"Luckily, if you purchase your seahorses from a pet dealer, you’ll probably never have to deal with the sinister sea louse, since they will have been removed by the collector prior to shipment. Wild-caught seahorses can sometimes be lousy with Argulus, but I have never seen a sea louse on a captive-bred-and-raised seahorse. If you buy domesticated seahorses directly from the breeder, this is one parasite you will probably never see in your seahorse tank.
"Needless to say, if you should ever happen to encounter a seahorse infested with these parasites, they should be removed at once. This can be accomplished by prying them loose with a tweezers, a dull pen knife blade, or any similar tool, while holding the seahorse submerged. Any wounds left by the argulids should be dried and disinfected using diluted iodine (one part iodine in nine parts of water) or Betadine or other antiseptics. The "deloused" seahorses should then recover without any ill effects (Giwojna, 1990)."
Seahorses infested with argulids exhibit erratic behavior due to the irritation caused by the sea lice, and would certainly be scratching themselves or attempting to rub off the parasites. Since your Sunburst shows no sign of irritation or scratching, I’m quite confident that you don’t have a problem with Argulus sea lice or parasitic copepods, Haynes. So I would not recommend that you administer a freshwater dip or any other form of treatment at this time, sir.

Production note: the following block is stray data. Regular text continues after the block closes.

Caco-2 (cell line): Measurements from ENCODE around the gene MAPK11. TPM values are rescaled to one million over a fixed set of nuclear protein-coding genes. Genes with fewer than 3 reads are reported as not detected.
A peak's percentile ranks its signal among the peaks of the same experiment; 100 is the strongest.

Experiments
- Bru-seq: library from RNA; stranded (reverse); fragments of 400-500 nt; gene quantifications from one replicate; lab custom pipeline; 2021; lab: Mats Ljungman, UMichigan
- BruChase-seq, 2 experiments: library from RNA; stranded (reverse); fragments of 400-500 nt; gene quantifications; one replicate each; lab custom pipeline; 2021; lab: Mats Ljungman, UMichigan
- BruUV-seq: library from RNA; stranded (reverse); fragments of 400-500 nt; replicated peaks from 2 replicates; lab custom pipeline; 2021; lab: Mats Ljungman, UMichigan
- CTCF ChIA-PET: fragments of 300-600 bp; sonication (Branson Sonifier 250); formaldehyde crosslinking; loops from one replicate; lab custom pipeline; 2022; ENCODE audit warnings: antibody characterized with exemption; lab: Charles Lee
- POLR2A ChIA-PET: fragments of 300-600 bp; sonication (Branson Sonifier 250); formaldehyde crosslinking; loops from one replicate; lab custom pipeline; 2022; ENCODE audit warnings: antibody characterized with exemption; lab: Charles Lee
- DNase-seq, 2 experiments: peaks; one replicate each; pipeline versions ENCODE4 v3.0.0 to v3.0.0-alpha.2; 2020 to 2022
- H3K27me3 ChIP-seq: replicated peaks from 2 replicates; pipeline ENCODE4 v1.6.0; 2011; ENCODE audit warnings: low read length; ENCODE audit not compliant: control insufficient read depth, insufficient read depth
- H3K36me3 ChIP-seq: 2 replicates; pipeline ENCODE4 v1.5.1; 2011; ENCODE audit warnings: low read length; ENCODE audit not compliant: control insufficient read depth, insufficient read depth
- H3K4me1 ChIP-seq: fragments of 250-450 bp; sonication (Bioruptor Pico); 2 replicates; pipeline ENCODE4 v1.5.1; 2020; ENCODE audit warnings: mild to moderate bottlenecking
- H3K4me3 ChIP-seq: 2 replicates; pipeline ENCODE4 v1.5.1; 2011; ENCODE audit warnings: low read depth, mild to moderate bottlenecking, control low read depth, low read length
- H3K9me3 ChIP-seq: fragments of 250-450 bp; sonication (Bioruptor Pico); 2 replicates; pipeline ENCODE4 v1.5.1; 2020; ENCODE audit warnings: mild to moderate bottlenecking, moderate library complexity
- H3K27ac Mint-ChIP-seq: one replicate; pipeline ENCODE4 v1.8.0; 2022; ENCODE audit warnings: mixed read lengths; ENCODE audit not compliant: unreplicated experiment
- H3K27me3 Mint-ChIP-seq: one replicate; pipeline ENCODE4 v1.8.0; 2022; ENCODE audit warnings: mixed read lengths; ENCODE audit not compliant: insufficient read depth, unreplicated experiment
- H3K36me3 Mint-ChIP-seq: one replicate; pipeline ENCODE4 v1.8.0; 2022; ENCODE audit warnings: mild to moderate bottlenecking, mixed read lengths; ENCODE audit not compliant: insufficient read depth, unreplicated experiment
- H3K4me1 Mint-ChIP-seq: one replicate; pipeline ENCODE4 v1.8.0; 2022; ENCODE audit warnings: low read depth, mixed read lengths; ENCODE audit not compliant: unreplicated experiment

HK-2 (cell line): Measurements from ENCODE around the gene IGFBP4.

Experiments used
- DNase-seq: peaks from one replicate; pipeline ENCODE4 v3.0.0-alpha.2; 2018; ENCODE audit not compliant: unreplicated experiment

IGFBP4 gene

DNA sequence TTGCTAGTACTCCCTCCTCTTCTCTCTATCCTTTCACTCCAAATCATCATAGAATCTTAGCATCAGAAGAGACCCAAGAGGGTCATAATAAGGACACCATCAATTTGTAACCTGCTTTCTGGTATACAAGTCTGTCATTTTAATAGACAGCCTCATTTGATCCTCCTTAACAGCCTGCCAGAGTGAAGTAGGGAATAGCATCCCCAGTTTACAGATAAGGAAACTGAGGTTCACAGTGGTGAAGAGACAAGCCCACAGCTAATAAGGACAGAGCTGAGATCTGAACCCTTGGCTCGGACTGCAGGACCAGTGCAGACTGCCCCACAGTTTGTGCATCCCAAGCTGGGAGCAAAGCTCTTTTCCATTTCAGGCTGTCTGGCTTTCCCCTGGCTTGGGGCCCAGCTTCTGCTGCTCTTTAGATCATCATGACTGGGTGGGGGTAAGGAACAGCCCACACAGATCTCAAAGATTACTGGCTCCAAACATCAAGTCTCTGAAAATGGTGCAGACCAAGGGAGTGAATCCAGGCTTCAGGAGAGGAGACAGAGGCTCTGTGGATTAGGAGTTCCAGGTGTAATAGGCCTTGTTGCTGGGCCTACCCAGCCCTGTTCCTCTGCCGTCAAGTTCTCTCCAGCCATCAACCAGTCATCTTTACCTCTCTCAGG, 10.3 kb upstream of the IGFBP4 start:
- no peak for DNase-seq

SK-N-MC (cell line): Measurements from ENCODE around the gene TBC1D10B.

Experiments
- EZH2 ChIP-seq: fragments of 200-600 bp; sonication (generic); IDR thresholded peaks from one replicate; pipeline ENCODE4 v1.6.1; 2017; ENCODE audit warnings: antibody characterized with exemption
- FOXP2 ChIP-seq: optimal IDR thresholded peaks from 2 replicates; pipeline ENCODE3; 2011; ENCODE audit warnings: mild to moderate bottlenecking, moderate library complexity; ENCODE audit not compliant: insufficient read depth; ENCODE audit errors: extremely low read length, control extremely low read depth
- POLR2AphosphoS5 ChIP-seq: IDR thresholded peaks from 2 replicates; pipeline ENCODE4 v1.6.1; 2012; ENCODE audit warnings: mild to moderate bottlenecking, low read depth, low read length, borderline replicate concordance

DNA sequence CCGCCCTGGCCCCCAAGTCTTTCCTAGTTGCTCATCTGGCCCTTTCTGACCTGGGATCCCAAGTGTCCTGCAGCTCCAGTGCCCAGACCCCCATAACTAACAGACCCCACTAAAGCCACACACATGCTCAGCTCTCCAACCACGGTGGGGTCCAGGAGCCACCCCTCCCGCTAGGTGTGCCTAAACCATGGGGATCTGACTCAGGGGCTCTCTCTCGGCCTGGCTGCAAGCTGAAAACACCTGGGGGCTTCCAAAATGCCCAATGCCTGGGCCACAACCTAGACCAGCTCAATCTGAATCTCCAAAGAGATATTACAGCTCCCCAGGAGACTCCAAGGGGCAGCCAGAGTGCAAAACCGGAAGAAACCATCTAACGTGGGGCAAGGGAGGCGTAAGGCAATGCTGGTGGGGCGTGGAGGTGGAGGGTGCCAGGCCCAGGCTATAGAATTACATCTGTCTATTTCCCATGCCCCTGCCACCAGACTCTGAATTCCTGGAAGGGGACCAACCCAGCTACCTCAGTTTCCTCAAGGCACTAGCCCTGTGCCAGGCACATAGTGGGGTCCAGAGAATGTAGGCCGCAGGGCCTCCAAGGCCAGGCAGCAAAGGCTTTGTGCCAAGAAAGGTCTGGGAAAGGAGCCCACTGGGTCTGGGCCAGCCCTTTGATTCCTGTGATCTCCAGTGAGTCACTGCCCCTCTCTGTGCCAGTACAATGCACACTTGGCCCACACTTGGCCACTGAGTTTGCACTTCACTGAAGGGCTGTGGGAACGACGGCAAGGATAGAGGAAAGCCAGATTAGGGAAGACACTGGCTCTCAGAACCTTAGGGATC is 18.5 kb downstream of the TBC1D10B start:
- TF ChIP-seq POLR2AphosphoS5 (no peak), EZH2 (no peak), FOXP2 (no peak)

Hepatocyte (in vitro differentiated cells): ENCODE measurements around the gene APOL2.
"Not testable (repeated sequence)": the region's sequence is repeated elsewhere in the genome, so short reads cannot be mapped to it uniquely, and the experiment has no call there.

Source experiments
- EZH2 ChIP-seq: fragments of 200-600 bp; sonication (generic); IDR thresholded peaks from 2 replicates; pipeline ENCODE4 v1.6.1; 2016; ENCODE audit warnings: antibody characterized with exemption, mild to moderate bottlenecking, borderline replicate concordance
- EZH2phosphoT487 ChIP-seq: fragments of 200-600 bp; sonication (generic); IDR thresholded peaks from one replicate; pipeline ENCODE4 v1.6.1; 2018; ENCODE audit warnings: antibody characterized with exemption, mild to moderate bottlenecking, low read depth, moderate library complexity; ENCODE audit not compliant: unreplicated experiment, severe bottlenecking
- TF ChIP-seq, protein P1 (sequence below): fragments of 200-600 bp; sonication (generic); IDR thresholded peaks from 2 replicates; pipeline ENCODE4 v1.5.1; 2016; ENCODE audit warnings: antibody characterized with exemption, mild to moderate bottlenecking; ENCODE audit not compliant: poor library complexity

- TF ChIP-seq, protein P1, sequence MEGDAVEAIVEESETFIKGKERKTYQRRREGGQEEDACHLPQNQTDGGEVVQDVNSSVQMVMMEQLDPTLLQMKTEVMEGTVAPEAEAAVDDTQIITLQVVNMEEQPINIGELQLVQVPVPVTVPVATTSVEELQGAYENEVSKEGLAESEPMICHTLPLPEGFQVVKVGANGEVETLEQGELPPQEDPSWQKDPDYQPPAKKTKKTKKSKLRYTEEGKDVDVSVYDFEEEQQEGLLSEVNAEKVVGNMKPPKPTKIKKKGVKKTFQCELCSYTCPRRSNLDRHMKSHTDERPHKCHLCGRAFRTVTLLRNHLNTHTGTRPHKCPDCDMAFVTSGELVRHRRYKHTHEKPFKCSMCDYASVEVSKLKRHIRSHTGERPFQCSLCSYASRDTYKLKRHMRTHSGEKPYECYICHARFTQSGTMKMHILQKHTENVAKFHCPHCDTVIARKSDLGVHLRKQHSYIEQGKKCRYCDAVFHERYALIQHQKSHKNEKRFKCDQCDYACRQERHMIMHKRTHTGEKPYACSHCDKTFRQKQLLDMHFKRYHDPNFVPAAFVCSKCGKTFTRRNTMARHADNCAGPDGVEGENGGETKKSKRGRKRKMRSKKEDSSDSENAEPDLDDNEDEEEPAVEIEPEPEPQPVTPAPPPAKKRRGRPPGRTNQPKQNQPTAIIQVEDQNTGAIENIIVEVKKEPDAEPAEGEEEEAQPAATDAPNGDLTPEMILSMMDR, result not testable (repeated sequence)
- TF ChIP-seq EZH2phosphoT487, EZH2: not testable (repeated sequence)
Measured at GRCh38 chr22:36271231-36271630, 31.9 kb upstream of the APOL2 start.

For future reference, should you ever have a problem with fish lice or parasitic copepods on any of your marine fish, they can be eradicated with Parinox or by administering a formalin bath. In such an unlikely event, if necessary, you could "debug" your tank by treating the aquarium with Parinox after first removing any sensitive invertebrates such as the shrimp or micro-hermit crabs or micro-starfish from your cleanup crew. But that’s a drastic measure that you certainly don’t need to resort to at this time.